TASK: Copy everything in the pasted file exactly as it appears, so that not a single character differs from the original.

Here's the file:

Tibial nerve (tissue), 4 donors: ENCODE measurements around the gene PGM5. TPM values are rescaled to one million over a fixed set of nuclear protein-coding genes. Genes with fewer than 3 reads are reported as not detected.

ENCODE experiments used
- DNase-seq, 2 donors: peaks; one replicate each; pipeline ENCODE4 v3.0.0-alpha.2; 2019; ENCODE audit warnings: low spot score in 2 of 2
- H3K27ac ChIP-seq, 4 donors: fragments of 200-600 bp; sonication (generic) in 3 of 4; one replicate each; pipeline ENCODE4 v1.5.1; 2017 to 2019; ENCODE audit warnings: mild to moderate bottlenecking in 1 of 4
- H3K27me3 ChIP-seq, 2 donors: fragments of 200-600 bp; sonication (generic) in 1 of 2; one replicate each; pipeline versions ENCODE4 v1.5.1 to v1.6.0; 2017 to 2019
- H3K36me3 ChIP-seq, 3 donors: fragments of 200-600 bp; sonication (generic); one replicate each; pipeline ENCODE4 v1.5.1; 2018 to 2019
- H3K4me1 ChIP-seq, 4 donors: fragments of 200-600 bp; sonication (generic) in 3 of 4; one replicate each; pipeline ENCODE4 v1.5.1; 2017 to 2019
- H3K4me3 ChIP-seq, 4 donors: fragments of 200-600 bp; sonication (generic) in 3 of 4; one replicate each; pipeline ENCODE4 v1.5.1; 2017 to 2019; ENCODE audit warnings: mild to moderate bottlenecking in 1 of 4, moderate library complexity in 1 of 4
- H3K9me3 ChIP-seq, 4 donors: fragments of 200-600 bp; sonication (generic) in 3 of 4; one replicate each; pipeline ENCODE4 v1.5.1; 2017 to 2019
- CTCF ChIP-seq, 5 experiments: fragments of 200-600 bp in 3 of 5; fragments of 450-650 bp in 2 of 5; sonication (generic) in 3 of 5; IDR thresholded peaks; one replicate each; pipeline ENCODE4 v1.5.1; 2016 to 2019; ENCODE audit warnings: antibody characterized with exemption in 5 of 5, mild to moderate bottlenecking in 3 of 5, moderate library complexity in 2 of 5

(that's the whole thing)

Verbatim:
Tibial nerve (tissue), 4 donors: ENCODE measurements around the gene PGM5. TPM values are rescaled to one million over a fixed set of nuclear protein-coding genes. Genes with fewer than 3 reads are reported as not detected.

ENCODE experiments used
- DNase-seq, 2 donors: peaks; one replicate each; pipeline ENCODE4 v3.0.0-alpha.2; 2019; ENCODE audit warnings: low spot score in 2 of 2
- H3K27ac ChIP-seq, 4 donors: fragments of 200-600 bp; sonication (generic) in 3 of 4; one replicate each; pipeline ENCODE4 v1.5.1; 2017 to 2019; ENCODE audit warnings: mild to moderate bottlenecking in 1 of 4
- H3K27me3 ChIP-seq, 2 donors: fragments of 200-600 bp; sonication (generic) in 1 of 2; one replicate each; pipeline versions ENCODE4 v1.5.1 to v1.6.0; 2017 to 2019
- H3K36me3 ChIP-seq, 3 donors: fragments of 200-600 bp; sonication (generic); one replicate each; pipeline ENCODE4 v1.5.1; 2018 to 2019
- H3K4me1 ChIP-seq, 4 donors: fragments of 200-600 bp; sonication (generic) in 3 of 4; one replicate each; pipeline ENCODE4 v1.5.1; 2017 to 2019
- H3K4me3 ChIP-seq, 4 donors: fragments of 200-600 bp; sonication (generic) in 3 of 4; one replicate each; pipeline ENCODE4 v1.5.1; 2017 to 2019; ENCODE audit warnings: mild to moderate bottlenecking in 1 of 4, moderate library complexity in 1 of 4
- H3K9me3 ChIP-seq, 4 donors: fragments of 200-600 bp; sonication (generic) in 3 of 4; one replicate each; pipeline ENCODE4 v1.5.1; 2017 to 2019
- CTCF ChIP-seq, 5 experiments: fragments of 200-600 bp in 3 of 5; fragments of 450-650 bp in 2 of 5; sonication (generic) in 3 of 5; IDR thresholded peaks; one replicate each; pipeline ENCODE4 v1.5.1; 2016 to 2019; ENCODE audit warnings: antibody characterized with exemption in 5 of 5, mild to moderate bottlenecking in 3 of 5, moderate library complexity in 2 of 5